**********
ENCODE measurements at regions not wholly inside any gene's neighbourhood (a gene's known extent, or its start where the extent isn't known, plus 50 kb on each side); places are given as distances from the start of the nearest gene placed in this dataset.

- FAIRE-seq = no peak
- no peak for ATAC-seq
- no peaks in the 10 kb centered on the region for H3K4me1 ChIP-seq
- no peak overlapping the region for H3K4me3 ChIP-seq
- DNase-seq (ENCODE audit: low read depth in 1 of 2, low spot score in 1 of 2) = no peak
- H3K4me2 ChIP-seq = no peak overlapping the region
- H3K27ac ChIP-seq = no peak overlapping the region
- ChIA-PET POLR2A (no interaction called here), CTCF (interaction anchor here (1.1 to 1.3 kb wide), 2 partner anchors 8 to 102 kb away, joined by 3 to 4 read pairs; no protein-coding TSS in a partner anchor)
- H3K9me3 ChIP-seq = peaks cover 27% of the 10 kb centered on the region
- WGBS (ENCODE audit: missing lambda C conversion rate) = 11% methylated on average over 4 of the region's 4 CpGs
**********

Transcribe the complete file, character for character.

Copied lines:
ENCODE measurements at regions not wholly inside any gene's neighbourhood (a gene's known extent, or its start where the extent isn't known, plus 50 kb on each side); places are given as distances from the start of the nearest gene placed in this dataset.

- FAIRE-seq = no peak
- no peak for ATAC-seq
- no peaks in the 10 kb centered on the region for H3K4me1 ChIP-seq
- no peak overlapping the region for H3K4me3 ChIP-seq
- DNase-seq (ENCODE audit: low read depth in 1 of 2, low spot score in 1 of 2) = no peak
- H3K4me2 ChIP-seq = no peak overlapping the region
- H3K27ac ChIP-seq = no peak overlapping the region
- ChIA-PET POLR2A (no interaction called here), CTCF (interaction anchor here (1.1 to 1.3 kb wide), 2 partner anchors 8 to 102 kb away, joined by 3 to 4 read pairs; no protein-coding TSS in a partner anchor)
- H3K9me3 ChIP-seq = peaks cover 27% of the 10 kb centered on the region
- WGBS (ENCODE audit: missing lambda C conversion rate) = 11% methylated on average over 4 of the region's 4 CpGs